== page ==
- Sloppy work should not be accepted. Encourage your child to do his best work.
- Make sure the handicraft is appropriate for your child’s age and skill level.
How Often to Do Charlotte Mason Handicrafts
Charlotte had her students doing handicrafts five days a week, for twenty minutes per lessons. She felt they were so important it should become part of the daily routine. In fact, the whole Charlotte Mason schedule was set up for school to be completed by lunchtime so the afternoons were free to pursue these handicrafts and interests.
Handicraft Ideas and Life Skills
I have put together a large list of ideas you can use and divided them into four categories to help choose from different areas you may want to work on. [/et_pb_text]
- Building projects
- Cake decorating
- Carving- cork, soap, wood
- Clay sculpturing
- Drawing- chalk, charcoal, pastels, pencil
- Flower arranging
- Flower crafts
- Home decorating
- Iron sculpturing
- Japanese curtains
- Jewelry making
- Leather tooling
- Loom weaving
- Origami/ Paper Folding
- Painting- finger painting, oil, watercolor
- Pencil sketching
- Picture framing
- Rubber stamping
- Scroll sawing
- Smyrna rugs
- Soap making
- Spinning fibers
- Weaving- baskets, blankets, placemats, potholders, rugs
- Cleaning- mirrors, showers, sinks, and toilets
- Clearing the table
- Drying- clothes, dishes
- Emptying trash
- Folding- clothes, sheets, towels
- Setting the table
- Sweeping the floor
- Washing- car, clothes, dishes, windows
- Brushing teeth
- Car maintenance
- Changing a lightbulb
- Combing hair
- Cooking/food preparation
- CPR/First Aid
- Driving a car
- Electrical wiring
- Feeding pets
- Gardening- flower and vegetable
- Menu planning
- Mowing the lawn
- Organizing areas of the house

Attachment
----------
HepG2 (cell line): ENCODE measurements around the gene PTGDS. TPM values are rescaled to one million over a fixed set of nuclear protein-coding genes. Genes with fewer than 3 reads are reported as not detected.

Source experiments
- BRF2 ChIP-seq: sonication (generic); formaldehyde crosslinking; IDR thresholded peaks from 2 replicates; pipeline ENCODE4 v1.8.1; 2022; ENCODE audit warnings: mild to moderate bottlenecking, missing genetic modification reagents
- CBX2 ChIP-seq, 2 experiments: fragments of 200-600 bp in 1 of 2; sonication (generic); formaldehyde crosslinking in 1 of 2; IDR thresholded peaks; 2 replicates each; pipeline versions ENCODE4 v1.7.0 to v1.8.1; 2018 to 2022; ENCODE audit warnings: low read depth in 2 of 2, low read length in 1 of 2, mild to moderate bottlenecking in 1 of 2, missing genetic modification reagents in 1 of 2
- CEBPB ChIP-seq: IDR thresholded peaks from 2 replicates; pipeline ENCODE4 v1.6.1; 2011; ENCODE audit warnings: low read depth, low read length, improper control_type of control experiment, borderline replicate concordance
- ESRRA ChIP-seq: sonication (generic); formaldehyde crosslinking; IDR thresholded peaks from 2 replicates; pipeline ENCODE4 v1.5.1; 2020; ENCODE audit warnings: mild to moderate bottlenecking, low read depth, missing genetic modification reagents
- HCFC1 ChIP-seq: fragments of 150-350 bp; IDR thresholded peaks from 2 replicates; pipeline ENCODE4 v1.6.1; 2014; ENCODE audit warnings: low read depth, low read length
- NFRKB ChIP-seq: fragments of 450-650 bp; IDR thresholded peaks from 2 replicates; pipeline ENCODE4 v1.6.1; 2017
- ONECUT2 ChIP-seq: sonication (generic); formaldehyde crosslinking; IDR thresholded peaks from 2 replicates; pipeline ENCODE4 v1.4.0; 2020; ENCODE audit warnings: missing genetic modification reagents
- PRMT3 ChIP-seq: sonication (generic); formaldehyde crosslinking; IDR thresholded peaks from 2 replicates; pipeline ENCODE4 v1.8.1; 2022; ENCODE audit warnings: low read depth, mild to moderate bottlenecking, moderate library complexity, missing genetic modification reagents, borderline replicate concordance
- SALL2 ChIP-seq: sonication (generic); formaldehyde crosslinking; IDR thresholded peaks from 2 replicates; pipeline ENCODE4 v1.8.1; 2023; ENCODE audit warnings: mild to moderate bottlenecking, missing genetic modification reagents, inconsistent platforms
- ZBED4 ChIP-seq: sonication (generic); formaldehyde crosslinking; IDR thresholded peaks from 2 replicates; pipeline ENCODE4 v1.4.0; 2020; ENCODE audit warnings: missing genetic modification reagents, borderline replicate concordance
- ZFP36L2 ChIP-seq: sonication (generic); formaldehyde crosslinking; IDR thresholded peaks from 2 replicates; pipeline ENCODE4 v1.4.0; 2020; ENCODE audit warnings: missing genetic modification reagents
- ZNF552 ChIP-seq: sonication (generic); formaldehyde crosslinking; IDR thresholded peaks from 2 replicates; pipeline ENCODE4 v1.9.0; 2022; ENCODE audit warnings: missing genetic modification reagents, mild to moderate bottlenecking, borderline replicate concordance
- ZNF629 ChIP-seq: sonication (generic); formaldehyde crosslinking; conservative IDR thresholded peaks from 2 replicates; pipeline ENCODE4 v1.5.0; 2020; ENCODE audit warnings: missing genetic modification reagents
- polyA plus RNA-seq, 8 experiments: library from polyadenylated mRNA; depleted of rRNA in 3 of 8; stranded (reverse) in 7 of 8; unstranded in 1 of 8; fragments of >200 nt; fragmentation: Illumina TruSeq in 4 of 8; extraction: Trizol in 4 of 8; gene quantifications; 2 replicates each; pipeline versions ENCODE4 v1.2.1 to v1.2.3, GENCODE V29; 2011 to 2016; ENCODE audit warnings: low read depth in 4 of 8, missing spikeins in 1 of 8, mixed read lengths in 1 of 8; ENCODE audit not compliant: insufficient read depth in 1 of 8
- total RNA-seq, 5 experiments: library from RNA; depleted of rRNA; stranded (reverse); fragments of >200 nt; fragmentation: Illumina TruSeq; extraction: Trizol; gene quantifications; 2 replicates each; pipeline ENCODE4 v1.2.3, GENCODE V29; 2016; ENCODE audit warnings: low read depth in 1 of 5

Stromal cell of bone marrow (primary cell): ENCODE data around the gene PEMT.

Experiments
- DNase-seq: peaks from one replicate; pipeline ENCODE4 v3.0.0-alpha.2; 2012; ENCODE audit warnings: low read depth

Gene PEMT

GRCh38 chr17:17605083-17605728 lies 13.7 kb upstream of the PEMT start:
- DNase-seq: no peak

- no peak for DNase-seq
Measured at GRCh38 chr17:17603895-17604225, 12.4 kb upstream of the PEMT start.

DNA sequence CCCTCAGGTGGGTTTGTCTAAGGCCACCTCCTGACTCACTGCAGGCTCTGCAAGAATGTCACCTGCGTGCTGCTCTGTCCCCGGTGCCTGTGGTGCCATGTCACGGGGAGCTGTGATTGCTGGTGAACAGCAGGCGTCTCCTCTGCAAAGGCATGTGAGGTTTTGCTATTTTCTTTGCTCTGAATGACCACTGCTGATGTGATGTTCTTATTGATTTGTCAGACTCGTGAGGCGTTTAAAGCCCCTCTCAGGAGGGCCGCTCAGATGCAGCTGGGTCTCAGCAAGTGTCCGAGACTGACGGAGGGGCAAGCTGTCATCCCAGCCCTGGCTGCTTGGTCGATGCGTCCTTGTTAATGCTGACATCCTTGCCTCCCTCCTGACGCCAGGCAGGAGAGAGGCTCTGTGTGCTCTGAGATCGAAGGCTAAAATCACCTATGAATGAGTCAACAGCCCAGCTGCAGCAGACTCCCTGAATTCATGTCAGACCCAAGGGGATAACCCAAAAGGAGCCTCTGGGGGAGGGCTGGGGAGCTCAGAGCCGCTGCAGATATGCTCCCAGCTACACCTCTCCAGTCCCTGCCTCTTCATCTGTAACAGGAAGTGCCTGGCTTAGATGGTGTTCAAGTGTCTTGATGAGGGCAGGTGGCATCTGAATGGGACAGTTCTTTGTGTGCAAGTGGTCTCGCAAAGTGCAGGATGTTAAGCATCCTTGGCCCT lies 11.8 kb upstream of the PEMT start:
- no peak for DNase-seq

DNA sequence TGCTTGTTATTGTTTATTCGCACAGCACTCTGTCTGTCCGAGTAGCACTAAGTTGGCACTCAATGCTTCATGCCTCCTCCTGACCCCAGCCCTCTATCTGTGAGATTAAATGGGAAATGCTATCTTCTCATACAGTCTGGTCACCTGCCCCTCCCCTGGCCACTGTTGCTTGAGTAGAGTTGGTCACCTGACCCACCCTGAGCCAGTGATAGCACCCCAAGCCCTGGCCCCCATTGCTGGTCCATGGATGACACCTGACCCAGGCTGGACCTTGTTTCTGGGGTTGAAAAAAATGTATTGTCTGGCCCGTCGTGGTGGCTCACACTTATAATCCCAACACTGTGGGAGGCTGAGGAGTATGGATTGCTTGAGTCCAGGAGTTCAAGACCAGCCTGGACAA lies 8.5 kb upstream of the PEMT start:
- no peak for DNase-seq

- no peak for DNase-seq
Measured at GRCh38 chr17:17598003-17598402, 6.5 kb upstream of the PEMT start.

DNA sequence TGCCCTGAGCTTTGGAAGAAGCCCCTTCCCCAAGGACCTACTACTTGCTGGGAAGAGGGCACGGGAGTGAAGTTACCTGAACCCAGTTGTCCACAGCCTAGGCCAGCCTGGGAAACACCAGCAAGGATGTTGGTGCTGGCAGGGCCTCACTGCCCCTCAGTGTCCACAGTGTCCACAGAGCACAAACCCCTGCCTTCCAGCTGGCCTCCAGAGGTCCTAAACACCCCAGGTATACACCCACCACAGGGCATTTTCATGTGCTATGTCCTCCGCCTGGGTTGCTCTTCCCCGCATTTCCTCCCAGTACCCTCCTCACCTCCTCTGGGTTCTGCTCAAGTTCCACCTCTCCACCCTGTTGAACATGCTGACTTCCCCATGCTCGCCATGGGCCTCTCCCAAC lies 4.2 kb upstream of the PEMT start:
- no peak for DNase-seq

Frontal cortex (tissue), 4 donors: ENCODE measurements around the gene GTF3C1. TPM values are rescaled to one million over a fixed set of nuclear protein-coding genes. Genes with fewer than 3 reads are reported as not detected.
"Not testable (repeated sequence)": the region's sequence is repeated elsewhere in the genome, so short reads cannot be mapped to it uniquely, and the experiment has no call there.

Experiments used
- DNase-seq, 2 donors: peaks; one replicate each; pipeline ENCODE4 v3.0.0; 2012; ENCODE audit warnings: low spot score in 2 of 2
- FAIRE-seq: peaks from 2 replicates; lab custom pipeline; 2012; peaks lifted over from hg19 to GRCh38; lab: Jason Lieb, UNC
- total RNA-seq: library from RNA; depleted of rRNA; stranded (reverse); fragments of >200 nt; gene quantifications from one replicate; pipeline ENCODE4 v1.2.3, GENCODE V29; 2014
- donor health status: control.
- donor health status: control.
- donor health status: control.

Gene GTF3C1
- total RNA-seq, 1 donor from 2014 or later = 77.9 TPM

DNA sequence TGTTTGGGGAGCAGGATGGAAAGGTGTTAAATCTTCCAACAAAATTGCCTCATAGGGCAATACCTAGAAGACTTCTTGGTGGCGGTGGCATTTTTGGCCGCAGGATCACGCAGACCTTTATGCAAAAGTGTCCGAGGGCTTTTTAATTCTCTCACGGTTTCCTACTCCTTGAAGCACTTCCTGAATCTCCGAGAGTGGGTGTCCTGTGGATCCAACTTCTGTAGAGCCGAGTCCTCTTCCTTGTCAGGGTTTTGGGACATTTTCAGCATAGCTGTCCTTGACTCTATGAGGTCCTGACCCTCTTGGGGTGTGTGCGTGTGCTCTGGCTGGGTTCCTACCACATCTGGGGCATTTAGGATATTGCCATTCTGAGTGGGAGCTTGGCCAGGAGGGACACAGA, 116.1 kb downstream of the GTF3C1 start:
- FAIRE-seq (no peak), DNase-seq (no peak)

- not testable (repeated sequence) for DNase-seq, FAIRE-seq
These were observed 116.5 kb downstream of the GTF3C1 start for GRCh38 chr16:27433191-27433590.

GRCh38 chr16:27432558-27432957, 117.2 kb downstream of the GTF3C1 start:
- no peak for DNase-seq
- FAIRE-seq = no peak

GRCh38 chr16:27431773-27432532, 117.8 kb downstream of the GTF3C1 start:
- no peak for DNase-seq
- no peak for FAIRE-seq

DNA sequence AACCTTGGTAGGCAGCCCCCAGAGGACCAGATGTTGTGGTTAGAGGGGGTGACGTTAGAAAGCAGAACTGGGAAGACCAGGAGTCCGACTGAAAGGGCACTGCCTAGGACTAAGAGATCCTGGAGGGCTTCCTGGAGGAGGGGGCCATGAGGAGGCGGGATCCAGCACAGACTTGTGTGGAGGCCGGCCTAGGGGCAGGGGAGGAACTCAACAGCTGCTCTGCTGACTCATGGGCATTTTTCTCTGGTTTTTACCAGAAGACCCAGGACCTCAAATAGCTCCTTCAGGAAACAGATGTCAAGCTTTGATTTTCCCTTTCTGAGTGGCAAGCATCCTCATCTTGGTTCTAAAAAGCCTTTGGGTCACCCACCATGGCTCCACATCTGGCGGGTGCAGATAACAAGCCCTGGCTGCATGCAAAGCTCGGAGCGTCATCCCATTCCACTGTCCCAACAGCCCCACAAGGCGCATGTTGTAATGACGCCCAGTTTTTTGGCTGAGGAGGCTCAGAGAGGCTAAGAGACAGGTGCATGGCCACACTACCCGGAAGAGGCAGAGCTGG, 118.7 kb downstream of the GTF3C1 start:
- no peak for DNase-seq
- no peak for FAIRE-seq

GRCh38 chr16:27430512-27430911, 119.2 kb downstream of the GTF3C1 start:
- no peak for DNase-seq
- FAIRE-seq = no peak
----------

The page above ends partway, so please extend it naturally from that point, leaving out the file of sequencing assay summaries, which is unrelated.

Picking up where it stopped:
- Painting walls
- Personal finances/Budgeting
- Raking leaves
- Starting a fire
- Working basic tools- drill, hammer, screwdriver, etc.
- Computer skills
- Word processing
To get this list in a pdf format so you can look for ideas to teach your child, just fill out the form below. I have put everything onto one sheet to print out and keep handy.
Here’s a video with examples of some simple handicrafts.
I really enjoy teaching my girls handicrafts. I sometimes learn right along with them. Some more unique handicrafts we have tried are arm knitting, French knitting (or corking), and we’ve even discovered my girls love to build! My father-in-law likes to whittle and my daughters like to watch him and may give it a go at some point.
When my son was younger, he tried wood carving and wood burning. He also learned to change the oil in a car, mow the lawn, do his own laundry, and run the sweeper in the house.
Handicrafts have been way more fun than your everyday paper crafts. We watch tutorials on YouTube and after gathering a few items; we are ready to learn. It doesn’t require me searching all over the web looking for ideas each week or buying new materials all the time.
We choose one handicraft and then focus on that for at least a month giving them time to learn and practice it. (Charlotte probably would have done it for 12 weeks.) At the end of that time, if they are still interested, we can keep going. If not, we choose something else and move on.
If you find your children really dislike what they are learning before a month is up, it’s fine to let it go if you feel they have really given it a shot and it’s not their thing. Finding what interests them and what they are good at is one purpose of activities.
After studying Charlotte Mason handicrafts, I realize they are so much more than paper crafts with glitter and glue. They are an opportunity to equip my children with useful skills needed later in life. It’s also a chance to bless others with their talents and time by creating beautiful gifts that are both useful and meaningful.
I can’t think of a better way to take the focus off themselves and instead onto others while learning something that will benefit them. And best of all, you won’t have to dig glitter out of scary places on your child’s body for days to come.